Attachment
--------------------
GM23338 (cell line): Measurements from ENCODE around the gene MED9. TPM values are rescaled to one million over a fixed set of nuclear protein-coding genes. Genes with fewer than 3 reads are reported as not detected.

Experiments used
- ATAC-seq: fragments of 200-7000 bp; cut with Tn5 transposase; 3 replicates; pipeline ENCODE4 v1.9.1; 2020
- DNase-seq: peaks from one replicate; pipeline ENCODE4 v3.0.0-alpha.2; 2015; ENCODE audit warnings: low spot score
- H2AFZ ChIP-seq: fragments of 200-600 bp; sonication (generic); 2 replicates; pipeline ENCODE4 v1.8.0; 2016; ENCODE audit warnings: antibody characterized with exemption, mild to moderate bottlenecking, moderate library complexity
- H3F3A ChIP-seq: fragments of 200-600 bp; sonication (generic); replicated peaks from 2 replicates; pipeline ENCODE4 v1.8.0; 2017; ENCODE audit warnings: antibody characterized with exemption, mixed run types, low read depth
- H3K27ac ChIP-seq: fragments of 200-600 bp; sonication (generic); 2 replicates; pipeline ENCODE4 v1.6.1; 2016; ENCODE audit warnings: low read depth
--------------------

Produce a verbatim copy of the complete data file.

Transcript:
GM23338 (cell line): Measurements from ENCODE around the gene MED9. TPM values are rescaled to one million over a fixed set of nuclear protein-coding genes. Genes with fewer than 3 reads are reported as not detected.

Experiments used
- ATAC-seq: fragments of 200-7000 bp; cut with Tn5 transposase; 3 replicates; pipeline ENCODE4 v1.9.1; 2020
- DNase-seq: peaks from one replicate; pipeline ENCODE4 v3.0.0-alpha.2; 2015; ENCODE audit warnings: low spot score
- H2AFZ ChIP-seq: fragments of 200-600 bp; sonication (generic); 2 replicates; pipeline ENCODE4 v1.8.0; 2016; ENCODE audit warnings: antibody characterized with exemption, mild to moderate bottlenecking, moderate library complexity
- H3F3A ChIP-seq: fragments of 200-600 bp; sonication (generic); replicated peaks from 2 replicates; pipeline ENCODE4 v1.8.0; 2017; ENCODE audit warnings: antibody characterized with exemption, mixed run types, low read depth
- H3K27ac ChIP-seq: fragments of 200-600 bp; sonication (generic); 2 replicates; pipeline ENCODE4 v1.6.1; 2016; ENCODE audit warnings: low read depth